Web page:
Red-tailed Phascogale

Red-tailed Phascogale

Once widespread

The Red-tailed Phascogale (Phascogale calura) was once found across much of arid and semi-arid Australia, and the story of its catastrophic decline is unfortunately shared with most of our small to medium-sized native mammals.  

Once found across much of the continent – from the junction of the Murray and Darling Rivers to the MacDonnell Ranges (central Australia) and across the western deserts – the Red-tailed Phascogale has disappeared from over 99% of its former range.

By the late 1800’s, it could no longer be found in eastern Australia; by the 1920’s it had disappeared from central Australia and by the 1970’s the phascogale had vanished from the bloodwoods of the western deserts.  

(Australia Wildlife Conservancy, Wildlife Matters, Winter 2017)

Red-tailed phascogales are now listed as Endangered, and found only in remnant patches of bushland in the Wheatbelt Region of south-western Australia. 

Image: Interllectual CC BY-SA 2.0 

Don’t let looks fool you

The Red-tailed Phascogale is an incredibly cute small marsupial.

They have a very distinct reddish-brown tail, which ends in a brush of long black hairs. They are tiny – with the average bodyweight of males being around the weight of an average chicken egg at 60 grams. Females are even smaller at 43 grams.

Much of their lives are spent in the canopy of trees and they can leap up to 2 metres between branches.

Don’t let their cuteness fool you, for they are fiercely carnivorous, eating primarily insects and spiders, but also small mammals, birds and reptiles when the opportunity arises. They generally only move to the ground to feed, and do not need to drink water.

Impacts of predators and loss of habitat

The spread of feral cats across Australia is thought to be the primary cause of decline of the Red-tailed phascogale.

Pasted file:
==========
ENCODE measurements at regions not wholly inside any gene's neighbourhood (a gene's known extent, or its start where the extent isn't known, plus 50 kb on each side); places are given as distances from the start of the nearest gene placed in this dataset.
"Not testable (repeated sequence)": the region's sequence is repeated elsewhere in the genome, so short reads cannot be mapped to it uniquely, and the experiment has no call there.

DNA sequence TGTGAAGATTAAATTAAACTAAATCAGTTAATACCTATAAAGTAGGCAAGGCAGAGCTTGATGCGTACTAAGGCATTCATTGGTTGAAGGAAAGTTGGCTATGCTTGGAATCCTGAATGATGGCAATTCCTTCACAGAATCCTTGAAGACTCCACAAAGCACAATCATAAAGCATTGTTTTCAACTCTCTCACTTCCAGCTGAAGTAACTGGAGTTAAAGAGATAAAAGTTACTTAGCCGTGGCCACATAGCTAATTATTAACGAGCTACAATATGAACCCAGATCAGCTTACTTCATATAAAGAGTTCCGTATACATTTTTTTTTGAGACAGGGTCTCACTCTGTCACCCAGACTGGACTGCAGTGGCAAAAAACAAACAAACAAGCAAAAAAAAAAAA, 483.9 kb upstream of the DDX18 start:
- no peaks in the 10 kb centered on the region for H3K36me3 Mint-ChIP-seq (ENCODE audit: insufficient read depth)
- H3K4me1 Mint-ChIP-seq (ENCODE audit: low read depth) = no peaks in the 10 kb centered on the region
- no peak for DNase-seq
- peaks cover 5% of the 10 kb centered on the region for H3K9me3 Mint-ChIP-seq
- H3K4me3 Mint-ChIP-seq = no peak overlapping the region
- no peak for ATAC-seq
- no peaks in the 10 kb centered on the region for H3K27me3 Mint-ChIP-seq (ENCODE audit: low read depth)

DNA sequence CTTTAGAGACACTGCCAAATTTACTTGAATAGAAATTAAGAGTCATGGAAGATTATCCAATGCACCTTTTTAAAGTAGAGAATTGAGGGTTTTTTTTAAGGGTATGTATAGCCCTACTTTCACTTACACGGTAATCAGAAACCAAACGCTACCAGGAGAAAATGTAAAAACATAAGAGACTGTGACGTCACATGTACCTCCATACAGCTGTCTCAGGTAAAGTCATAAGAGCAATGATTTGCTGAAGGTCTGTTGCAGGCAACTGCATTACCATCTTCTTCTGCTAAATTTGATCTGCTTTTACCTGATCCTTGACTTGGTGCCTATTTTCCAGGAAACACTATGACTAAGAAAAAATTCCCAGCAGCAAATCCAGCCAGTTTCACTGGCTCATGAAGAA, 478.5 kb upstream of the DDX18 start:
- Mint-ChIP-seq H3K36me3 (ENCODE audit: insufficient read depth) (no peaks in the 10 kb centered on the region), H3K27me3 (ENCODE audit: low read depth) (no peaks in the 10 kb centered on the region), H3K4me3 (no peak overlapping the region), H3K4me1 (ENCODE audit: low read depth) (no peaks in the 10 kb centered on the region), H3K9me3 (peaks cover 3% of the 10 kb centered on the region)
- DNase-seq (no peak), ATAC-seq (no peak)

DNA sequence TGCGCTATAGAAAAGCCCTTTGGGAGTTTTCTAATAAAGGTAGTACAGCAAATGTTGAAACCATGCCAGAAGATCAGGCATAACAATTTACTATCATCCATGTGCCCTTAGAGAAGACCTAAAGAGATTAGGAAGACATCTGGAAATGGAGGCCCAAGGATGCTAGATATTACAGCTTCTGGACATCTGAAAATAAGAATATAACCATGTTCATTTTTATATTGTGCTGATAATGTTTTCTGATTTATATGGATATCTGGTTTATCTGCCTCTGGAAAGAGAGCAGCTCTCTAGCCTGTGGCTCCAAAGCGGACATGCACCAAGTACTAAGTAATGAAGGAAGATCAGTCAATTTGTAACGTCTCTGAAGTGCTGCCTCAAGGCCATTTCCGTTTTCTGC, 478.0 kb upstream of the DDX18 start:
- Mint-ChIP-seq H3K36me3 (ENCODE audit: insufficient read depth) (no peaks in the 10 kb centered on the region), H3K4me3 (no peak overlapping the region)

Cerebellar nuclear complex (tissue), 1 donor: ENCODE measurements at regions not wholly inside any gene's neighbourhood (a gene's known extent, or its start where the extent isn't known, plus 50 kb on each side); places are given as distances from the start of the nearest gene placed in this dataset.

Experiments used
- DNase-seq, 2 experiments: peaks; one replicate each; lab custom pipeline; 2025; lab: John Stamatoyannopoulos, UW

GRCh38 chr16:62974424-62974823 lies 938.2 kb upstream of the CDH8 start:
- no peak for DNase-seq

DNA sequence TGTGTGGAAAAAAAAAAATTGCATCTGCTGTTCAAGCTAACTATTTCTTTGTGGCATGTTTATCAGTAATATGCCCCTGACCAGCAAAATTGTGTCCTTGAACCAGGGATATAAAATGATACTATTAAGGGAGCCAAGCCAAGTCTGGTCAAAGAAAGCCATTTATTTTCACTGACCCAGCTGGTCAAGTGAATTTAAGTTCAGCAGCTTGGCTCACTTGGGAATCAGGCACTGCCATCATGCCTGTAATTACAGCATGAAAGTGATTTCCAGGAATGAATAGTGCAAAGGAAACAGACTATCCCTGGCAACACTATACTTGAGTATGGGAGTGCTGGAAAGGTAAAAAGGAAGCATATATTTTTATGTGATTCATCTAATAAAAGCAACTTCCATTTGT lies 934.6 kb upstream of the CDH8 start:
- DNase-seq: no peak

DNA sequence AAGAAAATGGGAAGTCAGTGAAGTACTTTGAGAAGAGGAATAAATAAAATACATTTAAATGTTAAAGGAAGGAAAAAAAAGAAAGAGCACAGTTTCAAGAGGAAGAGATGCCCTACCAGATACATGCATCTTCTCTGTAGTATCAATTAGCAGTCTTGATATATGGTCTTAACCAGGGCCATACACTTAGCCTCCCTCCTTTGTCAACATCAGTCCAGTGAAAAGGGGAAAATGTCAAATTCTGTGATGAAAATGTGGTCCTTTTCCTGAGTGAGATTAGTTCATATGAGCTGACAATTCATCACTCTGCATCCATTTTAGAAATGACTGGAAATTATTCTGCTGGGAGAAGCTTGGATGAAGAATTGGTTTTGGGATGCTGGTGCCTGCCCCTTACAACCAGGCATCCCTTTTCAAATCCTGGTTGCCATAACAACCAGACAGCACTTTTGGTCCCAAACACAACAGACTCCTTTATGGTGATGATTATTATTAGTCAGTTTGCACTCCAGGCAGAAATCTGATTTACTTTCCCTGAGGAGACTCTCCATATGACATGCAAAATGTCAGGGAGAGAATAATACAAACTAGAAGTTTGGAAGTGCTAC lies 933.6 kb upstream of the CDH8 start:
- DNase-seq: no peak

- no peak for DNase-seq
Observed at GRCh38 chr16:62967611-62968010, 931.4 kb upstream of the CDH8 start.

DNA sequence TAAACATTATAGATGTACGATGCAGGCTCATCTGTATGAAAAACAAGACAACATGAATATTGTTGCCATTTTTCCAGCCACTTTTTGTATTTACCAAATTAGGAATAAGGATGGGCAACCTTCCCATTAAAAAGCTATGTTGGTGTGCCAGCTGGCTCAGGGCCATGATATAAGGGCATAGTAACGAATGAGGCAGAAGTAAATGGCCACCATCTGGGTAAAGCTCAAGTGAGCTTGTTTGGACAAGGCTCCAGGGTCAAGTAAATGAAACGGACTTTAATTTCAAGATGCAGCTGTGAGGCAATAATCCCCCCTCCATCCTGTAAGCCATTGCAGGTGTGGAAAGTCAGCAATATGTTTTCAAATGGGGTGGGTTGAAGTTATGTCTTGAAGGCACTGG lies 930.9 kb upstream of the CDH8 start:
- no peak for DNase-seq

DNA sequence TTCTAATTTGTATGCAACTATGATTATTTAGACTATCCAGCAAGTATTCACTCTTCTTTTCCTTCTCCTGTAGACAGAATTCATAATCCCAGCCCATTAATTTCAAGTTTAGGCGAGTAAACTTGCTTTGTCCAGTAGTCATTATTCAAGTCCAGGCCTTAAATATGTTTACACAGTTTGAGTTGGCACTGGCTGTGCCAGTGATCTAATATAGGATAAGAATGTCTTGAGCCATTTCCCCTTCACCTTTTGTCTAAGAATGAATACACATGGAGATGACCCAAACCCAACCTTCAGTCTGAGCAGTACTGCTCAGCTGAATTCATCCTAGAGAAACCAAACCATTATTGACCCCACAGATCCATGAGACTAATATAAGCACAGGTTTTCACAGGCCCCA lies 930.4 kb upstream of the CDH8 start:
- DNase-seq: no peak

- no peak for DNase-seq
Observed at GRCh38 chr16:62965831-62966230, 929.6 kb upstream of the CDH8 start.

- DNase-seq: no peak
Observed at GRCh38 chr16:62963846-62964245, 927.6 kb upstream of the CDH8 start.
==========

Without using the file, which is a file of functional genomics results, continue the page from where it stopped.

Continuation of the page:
Foreshadowing their ultimate fate, the first specimen was collected from south-western Australia in 1843 by naturalist John Gilbert, who reported a domestic cat had captured it.

Foxes are also predators of the red-tailed phascogale, but because they are not able to climb the trees in which phascogales live, they do far less damage than feral cats.

Habitat loss and fragmentation, and a shortage of appropriate nesting hollows are all other contributing factors in their decline.

Image: Brisbane City Council, CC BY 2.0
Mature wandoo with nesting hollows
Image: Jessie Brampton

Habitat preferences

You are very unlikely to see a Red-tailed phascogale, as they are nocturnal, only venturing down from the tree canopies to feed at night.

Their preferred habitat is in woodlands of Wandoo (Eucalyptus wandoo) and Sheoak (Allocasuarina huegeliana).

Mature wandoo trees provide excellent nesting sites in hollow logs and limbs, which the phascogales line with grass and feathers.

Red-tailed phascogales prefer woodland habitats that have a continuous canopy, and habitat left unburnt for at least 20 years.

Eugene Eades - 
Noongar Leader

Gen Harvey

Wagin-Woodanilling Landcare Zone

“It’s reasonable to assume that in areas of bush in Woodanilling that have wandoo and sheoak that the red-tailed phascogale would be there as well, because they are reasonably successful in the pockets of bush which is their specific habitat.

They are very specific about where they live, hence why they’ve become so threatened.”

Short lives 

The Red-tailed phascogale is infamous for its life pattern. For a three week period in winter, male phascogales embark on an exhausting mating frenzy, travelling large distances to mate with as many females as possible.

The males invest so much energy in breeding that their immune systems fail before they reach twelve months of age and they die of stress-related illnesses.

Females usually survive the mating season to breed a second or third time, living for up to three years.

Image: Andrew Hide
Eugene Eades - 
Noongar Leader

Ella Maesepp

Katanning Landcare

“We just love the red-tailed phascogales. They used to be found right across southern Australia, and now are really limited to an area south of Narrogin, to Gnowangerup, to Lake Grace to Kojonup.

So we have a really strong sense of responsibility that these are the only ones left on the planet, and we need to be looking after them.”

Small wooden nesting box for phascogales attached to tree
Image: Katanning Landcare

Local supporters

Katanning Landcare and Wagin-Woodanilling Landcare Zone are actively working to support the populations of Red-tailed Phascogales in their area.

A key focus is building and installing nesting boxes locally. Because the animals are territorial and the females will come back to the same nesting sites year after year, having suitable places for nesting is crucial.